It was 10 years ago this month that I spent my first stint at the headquarters of Intentia International in Danderyd, Sweden, meeting with a group of employees about how best to combine three intranets and about a dozen other sites with those of my employer, Lawson Software, as our two firms merged.
Between the long hours in a conference room with wall-to-wall marker boards sketching out all of the details, we enjoyed getting to know each other. One surprise was how much they were just getting into celebrating Halloween more like Americans. A few asked, “Is it really as popular in America as we hear it is?”
The answer was, of course, yes. And today, I’d have to say, “You wouldn’t believe how huge it has become!” Our day of making fun of death seems to have replaced Thanksgiving as the beginning of America’s holiday shopping season.
Within the last 10 years, average individual spending on Halloween in this country has risen 65 percent, bringing total 2014 spending in stores to $7.4 billion, according to the National Retail Federation (NRF). About $2.5 billion of this went to candy sales, according to the National Confectioners Association. Beyond this are billions more spent on Halloween attractions (haunted houses, theme parks-turned-scary, etc.), zombie pub crawls, parades and other related activities.
And we Minnesotans are largely to thank (or blame) for this.
Thousands flock to Anoka
Anoka started it. “The Halloween Capital of the World,” as proclaimed by Congress in 1937, was the first U.S. city to put on a Halloween celebration, which began in 1920 to divert kids from doing Halloween pranks. Today its family-oriented celebration started on Oct. 9 with a Pumpkin Bowl and includes everything from a children’s art contest to wine tasting, a “Gray Ghost 5K Run” and an Oct. 31 Grand Day Parade. Tens of thousands of people visit, and spend money in Anoka as a result.
More recently, Minneapolis started the national trend of “zombie pub crawls” and holds the Guinness world record for the world’s largest gathering of zombies. What began with only about 150 “zombies” in 2005 has surged into a gathering of 30,000 for a night of pub crawling, dancing and live entertainment. This year’s crawl takes place Oct. 17.
Then there are all of us who get into Halloween at home. For me, it began innocently enough: some pumpkin lights around the fireplace and a motorized skeleton dancing to “Super Freak” to entertain my young children. As they grew older, Halloween advanced as well — more lights and items in the house, but also some tombstones in the yard, a spider web in the doorway. Then the yard morphed into a graveyard with hidden shadow lights, fog machines and more, as the kids started having Halloween parties. Today I admit it’s largely to see how many trick-or-treaters will dare approach our door.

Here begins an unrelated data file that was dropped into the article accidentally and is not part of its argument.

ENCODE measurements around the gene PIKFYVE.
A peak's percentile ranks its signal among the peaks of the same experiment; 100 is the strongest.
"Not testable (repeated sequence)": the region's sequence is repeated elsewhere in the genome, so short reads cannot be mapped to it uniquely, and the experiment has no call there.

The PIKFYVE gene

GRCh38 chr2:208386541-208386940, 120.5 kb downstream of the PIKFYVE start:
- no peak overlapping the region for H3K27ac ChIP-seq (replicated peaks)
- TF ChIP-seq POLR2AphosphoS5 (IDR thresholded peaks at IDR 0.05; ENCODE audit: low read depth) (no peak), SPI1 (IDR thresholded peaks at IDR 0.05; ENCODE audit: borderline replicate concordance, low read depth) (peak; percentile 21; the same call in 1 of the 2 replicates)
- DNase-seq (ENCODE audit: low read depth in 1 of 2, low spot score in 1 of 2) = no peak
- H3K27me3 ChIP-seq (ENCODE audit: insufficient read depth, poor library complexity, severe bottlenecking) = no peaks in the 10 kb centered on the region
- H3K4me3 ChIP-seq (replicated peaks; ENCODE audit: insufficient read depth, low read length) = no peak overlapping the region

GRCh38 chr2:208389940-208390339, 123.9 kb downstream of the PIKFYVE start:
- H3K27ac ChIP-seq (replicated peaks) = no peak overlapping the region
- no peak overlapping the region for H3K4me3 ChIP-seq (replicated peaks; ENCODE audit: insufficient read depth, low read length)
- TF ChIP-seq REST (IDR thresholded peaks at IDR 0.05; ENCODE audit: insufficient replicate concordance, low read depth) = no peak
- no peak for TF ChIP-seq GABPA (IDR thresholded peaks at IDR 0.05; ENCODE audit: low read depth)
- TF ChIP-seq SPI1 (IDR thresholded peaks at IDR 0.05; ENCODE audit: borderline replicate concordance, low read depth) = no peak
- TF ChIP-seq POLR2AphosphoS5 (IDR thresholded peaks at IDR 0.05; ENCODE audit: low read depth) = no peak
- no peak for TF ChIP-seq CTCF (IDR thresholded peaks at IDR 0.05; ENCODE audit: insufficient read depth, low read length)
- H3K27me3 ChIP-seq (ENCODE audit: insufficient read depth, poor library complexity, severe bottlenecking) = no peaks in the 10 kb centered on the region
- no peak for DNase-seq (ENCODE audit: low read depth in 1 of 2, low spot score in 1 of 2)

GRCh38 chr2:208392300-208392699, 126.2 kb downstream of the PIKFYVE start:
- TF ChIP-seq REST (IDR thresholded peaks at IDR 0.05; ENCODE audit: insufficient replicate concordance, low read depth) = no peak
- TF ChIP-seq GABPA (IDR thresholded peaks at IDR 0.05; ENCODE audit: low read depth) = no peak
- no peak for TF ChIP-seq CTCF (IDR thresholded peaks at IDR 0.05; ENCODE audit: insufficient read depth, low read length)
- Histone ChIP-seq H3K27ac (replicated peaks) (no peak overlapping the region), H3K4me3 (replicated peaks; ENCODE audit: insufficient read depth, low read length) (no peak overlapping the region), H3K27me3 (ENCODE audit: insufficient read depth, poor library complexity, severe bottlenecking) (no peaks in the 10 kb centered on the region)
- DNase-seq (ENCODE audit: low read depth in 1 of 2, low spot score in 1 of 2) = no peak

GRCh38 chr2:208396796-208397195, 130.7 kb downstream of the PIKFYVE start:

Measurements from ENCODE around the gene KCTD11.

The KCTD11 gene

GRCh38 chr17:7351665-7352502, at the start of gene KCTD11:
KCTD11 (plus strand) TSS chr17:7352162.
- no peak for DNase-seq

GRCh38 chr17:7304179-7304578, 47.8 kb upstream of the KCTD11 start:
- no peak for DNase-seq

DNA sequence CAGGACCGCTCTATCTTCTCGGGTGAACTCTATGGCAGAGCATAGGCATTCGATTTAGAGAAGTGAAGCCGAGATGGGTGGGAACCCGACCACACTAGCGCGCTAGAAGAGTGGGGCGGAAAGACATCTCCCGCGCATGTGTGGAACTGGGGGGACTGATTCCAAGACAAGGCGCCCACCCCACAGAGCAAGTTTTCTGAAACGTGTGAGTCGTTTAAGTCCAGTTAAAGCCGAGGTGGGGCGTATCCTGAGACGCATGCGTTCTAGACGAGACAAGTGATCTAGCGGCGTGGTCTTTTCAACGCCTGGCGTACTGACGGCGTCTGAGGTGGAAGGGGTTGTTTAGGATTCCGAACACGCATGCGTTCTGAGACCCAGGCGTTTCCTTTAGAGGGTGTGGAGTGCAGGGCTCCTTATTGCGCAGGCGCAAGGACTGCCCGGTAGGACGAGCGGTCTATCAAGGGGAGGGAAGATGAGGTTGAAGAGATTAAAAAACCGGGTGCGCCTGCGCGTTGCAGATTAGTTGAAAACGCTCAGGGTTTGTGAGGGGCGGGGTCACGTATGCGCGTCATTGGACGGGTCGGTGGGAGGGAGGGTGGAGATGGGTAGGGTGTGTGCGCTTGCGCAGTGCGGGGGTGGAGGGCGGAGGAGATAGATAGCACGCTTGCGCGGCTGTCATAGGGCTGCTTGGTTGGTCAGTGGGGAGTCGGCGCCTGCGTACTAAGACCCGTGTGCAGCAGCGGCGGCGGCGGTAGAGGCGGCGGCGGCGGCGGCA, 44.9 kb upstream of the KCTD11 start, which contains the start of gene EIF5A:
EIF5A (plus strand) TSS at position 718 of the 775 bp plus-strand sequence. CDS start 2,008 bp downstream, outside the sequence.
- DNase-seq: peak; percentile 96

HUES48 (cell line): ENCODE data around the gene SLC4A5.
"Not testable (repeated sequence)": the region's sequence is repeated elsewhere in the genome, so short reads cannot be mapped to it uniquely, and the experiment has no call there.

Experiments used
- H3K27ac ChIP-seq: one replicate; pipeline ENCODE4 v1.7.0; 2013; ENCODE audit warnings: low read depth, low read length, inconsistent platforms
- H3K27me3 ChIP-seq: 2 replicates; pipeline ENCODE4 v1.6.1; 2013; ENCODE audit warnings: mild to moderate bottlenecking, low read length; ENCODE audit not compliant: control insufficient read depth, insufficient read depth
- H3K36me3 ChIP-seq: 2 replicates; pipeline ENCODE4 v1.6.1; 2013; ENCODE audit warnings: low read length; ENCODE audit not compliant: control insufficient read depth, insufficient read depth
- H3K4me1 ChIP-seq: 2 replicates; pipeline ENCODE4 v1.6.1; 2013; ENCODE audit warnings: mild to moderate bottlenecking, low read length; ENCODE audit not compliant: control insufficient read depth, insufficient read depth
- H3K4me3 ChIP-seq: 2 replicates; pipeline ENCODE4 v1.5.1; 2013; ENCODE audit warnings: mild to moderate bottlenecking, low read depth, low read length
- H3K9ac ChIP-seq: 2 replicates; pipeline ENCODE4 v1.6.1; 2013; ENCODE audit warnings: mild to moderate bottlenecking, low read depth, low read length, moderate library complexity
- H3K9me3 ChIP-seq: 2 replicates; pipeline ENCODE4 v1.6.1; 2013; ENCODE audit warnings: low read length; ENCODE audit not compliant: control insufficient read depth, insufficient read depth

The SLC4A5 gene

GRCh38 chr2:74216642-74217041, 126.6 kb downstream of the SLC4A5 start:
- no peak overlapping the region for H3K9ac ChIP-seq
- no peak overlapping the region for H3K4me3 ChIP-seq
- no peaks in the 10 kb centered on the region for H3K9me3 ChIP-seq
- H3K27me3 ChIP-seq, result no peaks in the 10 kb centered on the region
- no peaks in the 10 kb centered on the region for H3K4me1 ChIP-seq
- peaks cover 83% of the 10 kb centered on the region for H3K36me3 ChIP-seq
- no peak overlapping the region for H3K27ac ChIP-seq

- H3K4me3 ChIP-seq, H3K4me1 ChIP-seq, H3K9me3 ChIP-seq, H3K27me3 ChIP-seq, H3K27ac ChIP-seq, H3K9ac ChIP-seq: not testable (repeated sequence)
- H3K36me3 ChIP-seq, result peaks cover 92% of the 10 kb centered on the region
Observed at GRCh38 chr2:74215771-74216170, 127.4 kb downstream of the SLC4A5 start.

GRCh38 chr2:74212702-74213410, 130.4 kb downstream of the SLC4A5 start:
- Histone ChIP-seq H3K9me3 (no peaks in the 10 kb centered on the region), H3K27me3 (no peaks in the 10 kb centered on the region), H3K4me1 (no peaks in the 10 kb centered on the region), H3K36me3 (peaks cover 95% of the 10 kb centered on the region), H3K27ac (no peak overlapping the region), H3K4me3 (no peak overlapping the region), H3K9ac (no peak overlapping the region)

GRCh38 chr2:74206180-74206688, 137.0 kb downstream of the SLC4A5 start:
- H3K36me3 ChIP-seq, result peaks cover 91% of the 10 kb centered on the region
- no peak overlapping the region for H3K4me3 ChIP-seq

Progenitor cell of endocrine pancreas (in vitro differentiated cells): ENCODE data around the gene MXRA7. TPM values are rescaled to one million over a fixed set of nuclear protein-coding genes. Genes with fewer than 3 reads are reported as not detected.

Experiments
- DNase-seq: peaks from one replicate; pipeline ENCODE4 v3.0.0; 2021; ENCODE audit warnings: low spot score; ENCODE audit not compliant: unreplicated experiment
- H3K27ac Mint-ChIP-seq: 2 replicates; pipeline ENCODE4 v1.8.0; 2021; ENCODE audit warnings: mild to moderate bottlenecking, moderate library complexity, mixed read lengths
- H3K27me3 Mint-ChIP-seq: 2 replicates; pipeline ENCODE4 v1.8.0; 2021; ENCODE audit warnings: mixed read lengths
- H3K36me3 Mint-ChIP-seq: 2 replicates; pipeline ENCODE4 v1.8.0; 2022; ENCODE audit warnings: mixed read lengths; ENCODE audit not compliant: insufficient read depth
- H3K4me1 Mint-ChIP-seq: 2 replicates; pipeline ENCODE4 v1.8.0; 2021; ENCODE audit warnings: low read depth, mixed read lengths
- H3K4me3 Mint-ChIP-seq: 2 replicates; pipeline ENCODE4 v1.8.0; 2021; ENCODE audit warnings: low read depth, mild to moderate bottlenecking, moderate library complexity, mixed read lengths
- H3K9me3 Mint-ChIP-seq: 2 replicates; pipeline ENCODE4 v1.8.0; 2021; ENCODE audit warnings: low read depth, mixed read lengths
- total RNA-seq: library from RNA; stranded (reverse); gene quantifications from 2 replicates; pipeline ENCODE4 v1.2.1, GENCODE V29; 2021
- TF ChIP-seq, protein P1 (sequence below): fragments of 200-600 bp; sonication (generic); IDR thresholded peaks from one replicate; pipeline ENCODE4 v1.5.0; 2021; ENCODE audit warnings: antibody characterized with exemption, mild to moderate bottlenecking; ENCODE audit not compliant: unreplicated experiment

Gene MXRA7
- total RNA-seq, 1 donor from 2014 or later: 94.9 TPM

Thus I became one of the 47 percent of American consumers who decorated their homes and yards for Halloween last year, according to NRF data. Nearly three-quarters of Americans handed out candy, while 46 percent dressed in costumes and 33 percent threw a party. All of this generated that $7.4 billion in spending — which is expected to rise this year, as Halloween falls on a Saturday.
‘Halloween is our Christmas’
National specialty chains such as Halloween Express clearly benefit, as do local retailers such as Target and Menards. But it’s really a bonanza for Goodwill-Easter Seals Minnesota.
“Halloween is our Christmas; it’s our biggest time of the year, when many people who don’t regularly come in stop by for costumes, see the rest of our store and hopefully return during other times of the year,” says Mary Beth Casement, Goodwill’s director of insights. Besides used clothes that shoppers can alter for costumes, they also find new accessories and makeup readily available at its 57 Minnesota stores (50 in the metro, which benefit especially from the zombie pub crawl).
The average Halloween spend at Goodwill is between $14 and $25 per customer, and with an estimated 500,000 shoppers coming through its doors in Minnesota this year, Halloween should generate about $9.5 million in sales, according to Ann Marie Courchene, Goodwill’s director of sales and operations in Minnesota.
Minnesota pumpkin growers are another beneficiary. More than 140 sell directly to consumers, while others sell to commercial customers. Pahl’s Market in Apple Valley, for example, provides most of the 10 tons of pumpkins at Valley Fair, which has Halloween to thank for adding another month to its operations. While the theme park used to shut down shortly after Labor Day, eight years ago it extended its season through October with “ValleyScare.”
This year it expects to hire 400 additional people to work as Halloween characters. Along with pumpkins, it will buy more than 400 bales of hay and 15,000 stalks of corn from local farmers to complement 75 fog machines, according to Mat Hehl, PR and communications manager. While attendance numbers are not disclosed, he says crowds have grown each year.
Scream Town: from backyard to cornfield and woods
The same is true for nearby Scream Town, started by Matt Dunn in his parents’ yard; as it grew, it moved to an apple orchard, then to a cornfield and woods in Chaska, its home for the last seven years. While he and a few others work on it part-time in the summer, Scream Town employs about 115 people in October to put on a fun and frightening experience that uses 50 fog machines, 75 sound systems, 75 pneumatic props, creepy sets and buildings, and more.
There’s not enough space here to list all the other Minnesota businesses that benefit from Halloween. While the October holiday still generates only about one-tenth of Christmas sales, it’s fun to see how what began as child’s play has evolved into a multibillion-dollar slice of consumer spending and in turn, job creation.
This article is reprinted in partnership with Twin Cities Business.